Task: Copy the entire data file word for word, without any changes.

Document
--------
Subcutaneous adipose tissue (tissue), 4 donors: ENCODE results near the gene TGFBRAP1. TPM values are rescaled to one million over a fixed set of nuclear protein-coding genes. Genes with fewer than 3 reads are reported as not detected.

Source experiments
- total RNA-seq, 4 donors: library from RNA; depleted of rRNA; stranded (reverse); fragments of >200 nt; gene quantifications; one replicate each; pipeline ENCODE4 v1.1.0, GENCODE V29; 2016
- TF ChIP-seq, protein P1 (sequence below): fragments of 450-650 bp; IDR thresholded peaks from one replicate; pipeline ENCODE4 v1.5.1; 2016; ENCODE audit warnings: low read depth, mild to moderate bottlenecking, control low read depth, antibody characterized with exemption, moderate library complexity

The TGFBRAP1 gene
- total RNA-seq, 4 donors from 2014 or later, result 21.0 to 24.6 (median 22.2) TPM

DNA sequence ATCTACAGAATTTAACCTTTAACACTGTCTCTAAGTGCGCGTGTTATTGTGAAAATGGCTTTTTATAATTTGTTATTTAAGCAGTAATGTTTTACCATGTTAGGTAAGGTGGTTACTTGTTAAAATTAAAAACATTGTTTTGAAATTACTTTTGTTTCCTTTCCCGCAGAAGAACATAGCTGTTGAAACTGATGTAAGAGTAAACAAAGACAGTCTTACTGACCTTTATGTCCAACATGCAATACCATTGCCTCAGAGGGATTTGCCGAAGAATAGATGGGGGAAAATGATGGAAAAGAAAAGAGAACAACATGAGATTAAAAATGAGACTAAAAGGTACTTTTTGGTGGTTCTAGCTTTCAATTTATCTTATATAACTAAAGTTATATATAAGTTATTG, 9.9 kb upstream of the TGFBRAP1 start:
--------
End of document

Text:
Subcutaneous adipose tissue (tissue), 4 donors: ENCODE results near the gene TGFBRAP1. TPM values are rescaled to one million over a fixed set of nuclear protein-coding genes. Genes with fewer than 3 reads are reported as not detected.

Source experiments
- total RNA-seq, 4 donors: library from RNA; depleted of rRNA; stranded (reverse); fragments of >200 nt; gene quantifications; one replicate each; pipeline ENCODE4 v1.1.0, GENCODE V29; 2016
- TF ChIP-seq, protein P1 (sequence below): fragments of 450-650 bp; IDR thresholded peaks from one replicate; pipeline ENCODE4 v1.5.1; 2016; ENCODE audit warnings: low read depth, mild to moderate bottlenecking, control low read depth, antibody characterized with exemption, moderate library complexity

The TGFBRAP1 gene
- total RNA-seq, 4 donors from 2014 or later, result 21.0 to 24.6 (median 22.2) TPM

DNA sequence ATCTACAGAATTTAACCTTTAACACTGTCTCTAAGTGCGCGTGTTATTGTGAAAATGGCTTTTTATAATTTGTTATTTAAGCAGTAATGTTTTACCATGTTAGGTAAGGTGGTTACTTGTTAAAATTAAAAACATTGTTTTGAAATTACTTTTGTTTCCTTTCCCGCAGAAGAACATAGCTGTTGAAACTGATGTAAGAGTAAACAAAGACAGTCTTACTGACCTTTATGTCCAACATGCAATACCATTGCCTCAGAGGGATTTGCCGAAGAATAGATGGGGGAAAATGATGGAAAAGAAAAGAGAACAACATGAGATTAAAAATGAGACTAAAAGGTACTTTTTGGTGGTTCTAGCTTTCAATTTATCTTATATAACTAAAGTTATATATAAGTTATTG, 9.9 kb upstream of the TGFBRAP1 start: